Modeling and Modulating macromolecular interactions
Thursday, January 16, 2020
3:30PM – 5PM
POB 6.304

Dima Kozakov

The protoplasmic revolution provided the blueprint for the networks of molecular interactions in the cell, however full understanding of how molecules interact comes only from three-dimensional structures. Despite recent progress in structure determination of individual proteins using X-ray or NMR, structures of complexes remains difficult to obtain. Additionally, modulating protein interactions for therapeutic purposes has become one of the modern frontiers of biomedical research. Thus, in silico modeling of macromolecular interactions has important motivations. My talk consists of two parts. First, I will describe the development of a physics based macromolecular docking method, which effectively uses geometry of the configuration space manifold. Specifically I will present application of generalized Fast Fourier Transforms on rotational group, for highly efficient global systematic search in the space of rigid body motions of one protein with respect to the other, and utilization of local optimization with exponential map parametrization of macromolecular interaction configurational manifold, for effective flexible protein refinement. I will demonstrate that the model is accurate enough not just to model the structure of the complex, but also provides biophysical insight in protein-protein association, which potentially enables mechanistic modeling of cellular crowding and therapeutics aggregation. The second part of the talk will focus on modeling protein small molecular interactions on the omics scale, building and expanding on ultra-fast algorithms described above. I will describe ongoing drug discovery and biological applications, including studying the kinome-wide possibility of targeting kinase allosteric sites with small molecules, and organism scale modeling of 3D structures of protein-metabolite interactions.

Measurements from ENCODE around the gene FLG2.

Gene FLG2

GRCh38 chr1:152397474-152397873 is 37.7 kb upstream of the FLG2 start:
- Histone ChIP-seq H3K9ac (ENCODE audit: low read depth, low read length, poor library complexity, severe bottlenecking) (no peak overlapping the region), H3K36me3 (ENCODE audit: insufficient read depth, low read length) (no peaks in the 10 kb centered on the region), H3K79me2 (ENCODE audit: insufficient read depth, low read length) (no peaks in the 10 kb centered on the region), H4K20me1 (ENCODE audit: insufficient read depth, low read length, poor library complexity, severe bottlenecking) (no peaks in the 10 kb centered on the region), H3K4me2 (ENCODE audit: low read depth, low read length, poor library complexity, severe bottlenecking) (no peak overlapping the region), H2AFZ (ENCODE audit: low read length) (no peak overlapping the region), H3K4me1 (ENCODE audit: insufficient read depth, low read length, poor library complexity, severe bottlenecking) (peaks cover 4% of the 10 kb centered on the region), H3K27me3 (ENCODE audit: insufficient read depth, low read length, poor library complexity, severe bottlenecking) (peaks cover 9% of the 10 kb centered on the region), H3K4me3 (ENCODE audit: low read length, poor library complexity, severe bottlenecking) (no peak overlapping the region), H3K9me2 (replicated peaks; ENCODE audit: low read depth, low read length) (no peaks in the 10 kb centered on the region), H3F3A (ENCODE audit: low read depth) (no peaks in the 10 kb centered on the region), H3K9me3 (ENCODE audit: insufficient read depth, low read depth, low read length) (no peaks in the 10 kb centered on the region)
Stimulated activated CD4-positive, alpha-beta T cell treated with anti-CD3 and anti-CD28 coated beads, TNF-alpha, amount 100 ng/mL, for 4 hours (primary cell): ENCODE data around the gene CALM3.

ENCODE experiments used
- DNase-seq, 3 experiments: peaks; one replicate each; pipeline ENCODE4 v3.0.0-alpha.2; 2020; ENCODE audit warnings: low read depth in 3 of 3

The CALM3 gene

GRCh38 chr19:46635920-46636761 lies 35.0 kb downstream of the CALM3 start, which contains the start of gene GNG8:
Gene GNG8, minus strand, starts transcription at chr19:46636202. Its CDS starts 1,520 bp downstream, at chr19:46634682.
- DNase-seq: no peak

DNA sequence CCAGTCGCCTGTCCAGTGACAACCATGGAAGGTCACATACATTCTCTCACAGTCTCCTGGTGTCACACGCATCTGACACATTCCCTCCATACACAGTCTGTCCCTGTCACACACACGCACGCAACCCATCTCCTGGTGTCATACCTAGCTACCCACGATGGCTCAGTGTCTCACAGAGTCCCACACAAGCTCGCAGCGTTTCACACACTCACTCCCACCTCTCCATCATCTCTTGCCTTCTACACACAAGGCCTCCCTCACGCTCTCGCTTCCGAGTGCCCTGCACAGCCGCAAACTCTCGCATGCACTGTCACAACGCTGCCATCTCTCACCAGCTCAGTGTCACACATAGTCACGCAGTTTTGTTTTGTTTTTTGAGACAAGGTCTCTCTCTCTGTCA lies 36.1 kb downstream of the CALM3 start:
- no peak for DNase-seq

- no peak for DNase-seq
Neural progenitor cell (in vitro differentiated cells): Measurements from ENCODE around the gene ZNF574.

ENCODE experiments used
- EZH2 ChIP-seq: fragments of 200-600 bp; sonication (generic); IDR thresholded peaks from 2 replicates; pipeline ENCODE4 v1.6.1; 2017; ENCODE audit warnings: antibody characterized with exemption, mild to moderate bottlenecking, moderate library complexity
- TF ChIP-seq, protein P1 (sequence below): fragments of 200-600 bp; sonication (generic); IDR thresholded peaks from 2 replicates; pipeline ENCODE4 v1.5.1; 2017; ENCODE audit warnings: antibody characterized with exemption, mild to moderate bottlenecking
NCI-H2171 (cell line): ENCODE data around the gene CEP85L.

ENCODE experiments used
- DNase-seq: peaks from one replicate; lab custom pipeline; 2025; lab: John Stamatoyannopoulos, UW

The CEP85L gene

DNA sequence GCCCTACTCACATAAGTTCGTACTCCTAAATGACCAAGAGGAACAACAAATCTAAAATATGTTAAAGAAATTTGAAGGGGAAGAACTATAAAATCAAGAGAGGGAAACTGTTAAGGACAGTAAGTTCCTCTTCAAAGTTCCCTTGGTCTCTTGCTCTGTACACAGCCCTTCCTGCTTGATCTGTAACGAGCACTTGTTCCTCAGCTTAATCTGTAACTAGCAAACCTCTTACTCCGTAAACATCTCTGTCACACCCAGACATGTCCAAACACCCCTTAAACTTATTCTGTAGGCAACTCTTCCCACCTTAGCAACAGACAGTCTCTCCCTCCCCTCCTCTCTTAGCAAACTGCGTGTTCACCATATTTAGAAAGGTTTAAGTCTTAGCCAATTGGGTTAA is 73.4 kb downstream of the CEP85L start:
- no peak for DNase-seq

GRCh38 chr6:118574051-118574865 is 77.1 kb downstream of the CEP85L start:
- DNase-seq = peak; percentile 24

Dima Kozakov received a B.S. and M.S. in Applied Mathematics and Physics at the Moscow Institute of Physics and Technology, and PhD in Biomedical Engineering at Boston University. Currently he is Associate Professor in the Department of Applied Mathematics at Stony Brook University, and also Affiliate Member at Laufer Center for Physical and Quantitative Biology, Institute of Chemical Biology & Drug Discovery, and Institute of Advance Computational Sciences. Dr. Kozakov research focuses on the development of mathematically elegant, computationally efficient and physically accurate algorithms for modeling of biological macromolecules with emphasis on molecular interactions and drug design. Dr. Kozakov’s protein ligand docking approaches are consistently top performers in National Institute of Health (NIH) sponsored international competition D3R. His protein-protein docking method ClusPro has been consistently the best automatic server in the worldwide blind protein docking experiment CAPRI. Currently ClusPro has more than 20,000 users, with more than 200,000 jobs run in the last few years. The protein docking tools developed by Dr. Kozakov are licensed by Schrodinger, the largest pharmaceutical software vendor in the world, and are used by most major pharmaceutical companies worldwide. His research has been funded by the National Institute of Health, National Science Foundation, and Binational (US-Israel) Science Foundation.

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